BRUSSELS, Today, 17:46-Italy "needs time" to recover from its "decline" amid an "unpredictable" domestic political situation, said former prime minister Massimo D'Alema."It's difficult for Italy to come back to the 90s," when the country was "influential" and "unexpectedly" joined the euro, he told EUobserver in a recent interview."The former centre-left represented the most respected kind of [Italian] leadership in the last 30 years," he said, citing former prime ministers Carlo Azeglio Ciampi and Romano Prodi. D'Alema himself was the head of government from 1998 until 2000.He said that with the election of conservative politician Silvio Berlusconi, Italy entered an "economic, social and cultural decline," which it still has to exit.D'Alema, a member of the centre-left Democratic Party (PD), said that his party leader, Matteo Renzi, who resigned as prime minister in December, is also responsible for the current situation."Italy is the last to benefit from the EU recovery," he noted, pointing to the country's high unemployment, especially for young people. Youth unemployment is now around 38 percent, following a peak level of 42 percent in 2014."Renzi's story started with great success and expectations," D'Alema said, referring to Renzi's rise to power in February 2014. But "progressively, the PD has been losing ground, losing power, losing the confidence of citizens."If we take stock of the so-called Renzi reforms, the final outcome is not so brilliant," he said.In addition to the failed constitutional reform, which led to Renzi's resignation after it was rejected in a referendum, he said that Renzi's school reforms where "not accepted" and that the so-called job acts created inequalities between young and older workers.Now, ahead of a general election that could take place in February next year, the former Italian leader said that the political situation is "fragile" and public opinion is "uncertain".In June, local elections were marked by a low turnout and good results for right-wing parties at the expense of the PD and the populist Five Star Movement (M5S).Despite its good performance, "the right is recovering, but is still divided" between the far-right Northern League and Berlusconi's Forza Italia," D'Alema noted.The M5S, led by former comedian Beppe Grillo, performed badly in the local vote because of some scandals involving its mayors, like in Rome. But it is still first or second in opinion polls."Its better to be careful. Grillo's movement is not finished," D'Alema said.'M5S is unable to deliver'-"They are very strong in collecting discontent, but they seem to be unable to deliver," he said, warning that M5S is "unable to run the country, which is a big problem for Italy."He said that their programme is "partially unrealistic"."It's a mix of issues and ideas close to the left, and other close to the right. It's very difficult to classify," he said. "It is very ambiguous and contradictory."Grillo's party, which runs on an anti-establishment platform, has suggested holding a referendum on Italy's membership of the euro, but has taken no clear position on the issue."It is a political move. They hope to have the support of the Northern League," D'Alema said."The League's support could be a decisive support for M5S in order to run the country," he added. "Alone they can't [govern], but with the Northern League, they could.""It's a possibility – it would be a disaster," he said.D'Alema, a former member of Italy's Communist Party before it became the Democratic Party, is in the left-wing of the PD, whereas Renzi represents a more centrist trend.On 1 July, D'Alema participated in a meeting in Rome organised by Milan's former mayor, Giuliano Pisapia, to launch a new movement in the left of the PD."We are working to build a new political force on the left of the party," he said. "There is probably a space to be a strong enough political party."He said that despite Renzi being re-elected party leader in May, there is a "still strong and very active" opposition within the party.'More free to give my contribution'-Until the end of June, D'Alema was the president of the Foundation for European Progressive Studies (FEPS), an association of think-tanks and foundations linked to social-democratic parties in Europe.He was beaten by Portuguese MEP Maria Joao Rodrigues in a FEPS internal election, which he told EUobserver was "brutal and arrogant".He said it was "in the style of a political leader" – a clear reference to Renzi, who he said put pressure on the FEPS to put him aside.But now, he added: "[I am] more free to give my contribution, my experience, my work" to the new anti-Renzi movement."If they think that my contribution is needed, I am ready to give it," he said, suggesting he would try to run in the next elections.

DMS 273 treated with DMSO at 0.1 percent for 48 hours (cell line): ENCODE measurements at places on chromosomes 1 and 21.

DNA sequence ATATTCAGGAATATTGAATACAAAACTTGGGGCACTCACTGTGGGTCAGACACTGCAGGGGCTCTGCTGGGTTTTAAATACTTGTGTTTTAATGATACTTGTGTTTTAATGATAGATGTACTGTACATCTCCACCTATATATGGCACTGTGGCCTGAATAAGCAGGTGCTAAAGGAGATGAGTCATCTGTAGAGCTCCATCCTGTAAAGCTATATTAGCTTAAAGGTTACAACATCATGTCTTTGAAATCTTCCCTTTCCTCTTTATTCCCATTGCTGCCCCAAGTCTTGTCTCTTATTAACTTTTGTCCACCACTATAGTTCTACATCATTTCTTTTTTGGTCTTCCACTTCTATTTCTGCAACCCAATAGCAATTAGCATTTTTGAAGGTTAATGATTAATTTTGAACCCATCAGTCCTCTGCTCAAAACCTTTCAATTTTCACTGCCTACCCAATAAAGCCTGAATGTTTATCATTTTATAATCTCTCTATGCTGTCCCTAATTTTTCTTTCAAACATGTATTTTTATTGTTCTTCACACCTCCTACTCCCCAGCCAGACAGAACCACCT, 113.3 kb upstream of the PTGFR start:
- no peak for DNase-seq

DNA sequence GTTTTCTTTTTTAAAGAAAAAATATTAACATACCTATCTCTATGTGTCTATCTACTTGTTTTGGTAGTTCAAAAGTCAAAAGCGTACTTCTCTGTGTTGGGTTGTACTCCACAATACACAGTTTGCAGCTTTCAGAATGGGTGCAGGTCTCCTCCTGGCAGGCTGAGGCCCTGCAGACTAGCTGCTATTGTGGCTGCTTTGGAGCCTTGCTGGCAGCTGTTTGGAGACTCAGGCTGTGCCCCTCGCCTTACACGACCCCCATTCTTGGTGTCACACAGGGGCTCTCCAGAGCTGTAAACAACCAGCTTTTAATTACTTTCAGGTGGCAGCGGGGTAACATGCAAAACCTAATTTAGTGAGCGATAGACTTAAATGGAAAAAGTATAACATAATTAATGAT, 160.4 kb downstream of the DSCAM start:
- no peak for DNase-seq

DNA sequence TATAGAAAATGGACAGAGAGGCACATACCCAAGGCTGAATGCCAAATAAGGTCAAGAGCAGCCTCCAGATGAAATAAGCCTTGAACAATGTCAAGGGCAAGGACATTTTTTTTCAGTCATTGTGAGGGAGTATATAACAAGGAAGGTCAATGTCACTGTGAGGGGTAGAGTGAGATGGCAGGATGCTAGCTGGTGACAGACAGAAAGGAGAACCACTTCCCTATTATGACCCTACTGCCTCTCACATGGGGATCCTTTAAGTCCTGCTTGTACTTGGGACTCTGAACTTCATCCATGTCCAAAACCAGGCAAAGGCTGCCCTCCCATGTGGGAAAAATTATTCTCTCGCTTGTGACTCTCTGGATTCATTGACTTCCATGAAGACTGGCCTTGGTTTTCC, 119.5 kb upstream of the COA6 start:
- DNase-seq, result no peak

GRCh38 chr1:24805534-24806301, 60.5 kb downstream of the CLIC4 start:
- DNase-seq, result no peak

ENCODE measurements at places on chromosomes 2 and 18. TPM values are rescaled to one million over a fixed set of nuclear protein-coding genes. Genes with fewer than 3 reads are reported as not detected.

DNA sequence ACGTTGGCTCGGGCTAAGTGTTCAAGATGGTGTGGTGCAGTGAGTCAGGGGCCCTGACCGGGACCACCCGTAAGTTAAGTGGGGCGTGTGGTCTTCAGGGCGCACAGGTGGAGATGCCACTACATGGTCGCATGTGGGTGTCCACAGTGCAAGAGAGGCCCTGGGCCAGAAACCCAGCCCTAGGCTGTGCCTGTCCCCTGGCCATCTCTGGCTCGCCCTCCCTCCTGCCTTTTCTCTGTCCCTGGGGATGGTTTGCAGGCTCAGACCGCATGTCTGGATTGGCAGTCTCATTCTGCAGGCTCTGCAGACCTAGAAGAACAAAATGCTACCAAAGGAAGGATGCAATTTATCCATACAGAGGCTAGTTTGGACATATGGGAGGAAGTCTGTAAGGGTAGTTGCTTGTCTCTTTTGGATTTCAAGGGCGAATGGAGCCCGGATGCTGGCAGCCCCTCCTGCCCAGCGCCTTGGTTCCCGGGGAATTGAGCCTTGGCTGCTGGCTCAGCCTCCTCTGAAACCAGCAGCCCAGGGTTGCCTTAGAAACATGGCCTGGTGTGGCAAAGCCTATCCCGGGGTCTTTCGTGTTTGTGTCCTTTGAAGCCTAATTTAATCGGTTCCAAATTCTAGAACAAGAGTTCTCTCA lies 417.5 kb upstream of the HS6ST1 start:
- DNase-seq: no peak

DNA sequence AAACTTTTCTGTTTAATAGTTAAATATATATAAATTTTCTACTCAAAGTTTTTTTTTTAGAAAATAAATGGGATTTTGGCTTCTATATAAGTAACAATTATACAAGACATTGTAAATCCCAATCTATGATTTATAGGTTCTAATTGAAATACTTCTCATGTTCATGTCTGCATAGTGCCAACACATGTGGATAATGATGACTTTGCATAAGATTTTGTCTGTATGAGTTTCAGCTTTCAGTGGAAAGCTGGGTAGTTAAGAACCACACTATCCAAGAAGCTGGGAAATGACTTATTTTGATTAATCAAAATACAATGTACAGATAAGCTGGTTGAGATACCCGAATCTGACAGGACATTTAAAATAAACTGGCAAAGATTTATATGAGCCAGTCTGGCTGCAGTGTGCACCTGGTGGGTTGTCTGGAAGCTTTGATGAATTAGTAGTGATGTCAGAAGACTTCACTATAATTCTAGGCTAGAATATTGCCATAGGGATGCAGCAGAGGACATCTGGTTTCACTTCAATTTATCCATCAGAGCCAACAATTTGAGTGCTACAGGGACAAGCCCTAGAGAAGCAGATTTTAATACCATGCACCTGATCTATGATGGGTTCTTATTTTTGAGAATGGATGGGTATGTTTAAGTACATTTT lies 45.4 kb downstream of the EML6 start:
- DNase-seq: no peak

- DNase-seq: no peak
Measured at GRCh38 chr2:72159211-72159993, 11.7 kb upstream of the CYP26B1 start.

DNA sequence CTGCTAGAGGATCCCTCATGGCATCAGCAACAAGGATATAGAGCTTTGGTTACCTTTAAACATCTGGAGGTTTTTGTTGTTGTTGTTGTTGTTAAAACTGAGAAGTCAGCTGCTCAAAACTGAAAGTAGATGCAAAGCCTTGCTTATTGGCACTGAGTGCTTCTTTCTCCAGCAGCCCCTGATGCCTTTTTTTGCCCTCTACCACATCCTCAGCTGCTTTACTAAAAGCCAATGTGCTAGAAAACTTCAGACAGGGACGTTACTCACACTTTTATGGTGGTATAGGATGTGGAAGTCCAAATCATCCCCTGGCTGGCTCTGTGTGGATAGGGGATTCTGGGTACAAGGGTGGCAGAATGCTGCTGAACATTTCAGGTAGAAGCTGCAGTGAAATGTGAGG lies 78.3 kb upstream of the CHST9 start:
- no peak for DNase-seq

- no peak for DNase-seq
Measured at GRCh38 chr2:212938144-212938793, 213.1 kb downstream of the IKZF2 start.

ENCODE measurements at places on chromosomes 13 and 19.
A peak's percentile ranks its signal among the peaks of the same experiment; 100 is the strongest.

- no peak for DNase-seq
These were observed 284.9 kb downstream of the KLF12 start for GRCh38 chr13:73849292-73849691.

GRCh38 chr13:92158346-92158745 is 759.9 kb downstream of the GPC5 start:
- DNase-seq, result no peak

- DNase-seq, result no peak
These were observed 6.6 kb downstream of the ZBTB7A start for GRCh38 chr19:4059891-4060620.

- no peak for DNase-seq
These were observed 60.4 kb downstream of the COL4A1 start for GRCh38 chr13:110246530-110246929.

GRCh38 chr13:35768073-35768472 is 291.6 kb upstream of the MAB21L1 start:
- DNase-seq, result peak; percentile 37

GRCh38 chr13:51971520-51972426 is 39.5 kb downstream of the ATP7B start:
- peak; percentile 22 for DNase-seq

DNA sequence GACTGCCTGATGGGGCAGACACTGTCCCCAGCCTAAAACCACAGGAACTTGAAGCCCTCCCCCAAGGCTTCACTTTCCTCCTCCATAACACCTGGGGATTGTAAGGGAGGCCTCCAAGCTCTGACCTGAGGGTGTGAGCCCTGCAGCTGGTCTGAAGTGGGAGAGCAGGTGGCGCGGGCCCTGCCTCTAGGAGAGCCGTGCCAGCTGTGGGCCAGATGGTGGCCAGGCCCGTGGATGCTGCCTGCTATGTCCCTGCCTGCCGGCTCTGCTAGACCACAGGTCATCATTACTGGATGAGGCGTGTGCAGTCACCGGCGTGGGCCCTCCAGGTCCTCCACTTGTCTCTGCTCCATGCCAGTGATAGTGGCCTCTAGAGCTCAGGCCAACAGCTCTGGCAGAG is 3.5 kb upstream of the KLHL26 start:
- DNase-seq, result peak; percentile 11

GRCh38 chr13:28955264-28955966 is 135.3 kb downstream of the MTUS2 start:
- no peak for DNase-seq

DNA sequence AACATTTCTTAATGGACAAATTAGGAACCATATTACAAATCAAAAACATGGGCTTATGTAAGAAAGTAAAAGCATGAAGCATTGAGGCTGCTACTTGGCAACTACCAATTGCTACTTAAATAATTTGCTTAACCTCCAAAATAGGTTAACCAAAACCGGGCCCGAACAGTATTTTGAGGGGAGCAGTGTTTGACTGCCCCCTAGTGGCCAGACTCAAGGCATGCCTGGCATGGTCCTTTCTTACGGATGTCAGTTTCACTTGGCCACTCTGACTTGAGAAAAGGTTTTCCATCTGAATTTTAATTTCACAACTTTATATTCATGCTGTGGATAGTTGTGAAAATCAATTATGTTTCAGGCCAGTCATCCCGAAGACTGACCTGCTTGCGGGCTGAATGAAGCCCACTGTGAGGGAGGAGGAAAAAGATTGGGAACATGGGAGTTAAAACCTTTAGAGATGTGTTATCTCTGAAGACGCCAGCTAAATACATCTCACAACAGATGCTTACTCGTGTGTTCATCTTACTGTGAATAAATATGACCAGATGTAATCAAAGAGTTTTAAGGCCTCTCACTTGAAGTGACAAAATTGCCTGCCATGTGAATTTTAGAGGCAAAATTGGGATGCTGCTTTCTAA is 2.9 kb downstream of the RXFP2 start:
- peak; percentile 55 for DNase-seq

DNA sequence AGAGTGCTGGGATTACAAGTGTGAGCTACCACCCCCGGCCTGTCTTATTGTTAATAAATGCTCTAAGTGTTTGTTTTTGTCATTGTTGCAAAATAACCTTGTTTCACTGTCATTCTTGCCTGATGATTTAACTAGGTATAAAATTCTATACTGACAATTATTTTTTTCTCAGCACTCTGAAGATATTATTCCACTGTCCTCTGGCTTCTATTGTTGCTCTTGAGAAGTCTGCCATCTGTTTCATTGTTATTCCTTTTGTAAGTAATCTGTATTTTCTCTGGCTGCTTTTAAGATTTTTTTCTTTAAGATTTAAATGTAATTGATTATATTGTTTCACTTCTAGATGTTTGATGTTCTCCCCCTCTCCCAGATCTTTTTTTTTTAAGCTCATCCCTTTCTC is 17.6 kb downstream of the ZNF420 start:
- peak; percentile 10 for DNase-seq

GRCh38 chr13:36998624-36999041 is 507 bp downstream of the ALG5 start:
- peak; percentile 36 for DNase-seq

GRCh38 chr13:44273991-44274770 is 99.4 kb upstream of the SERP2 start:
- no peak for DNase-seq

Column / Brexit Briefing-May's call to compromise helps mask party disunity-By Benjamin Fox-JULY 10,17-EUOBSERVER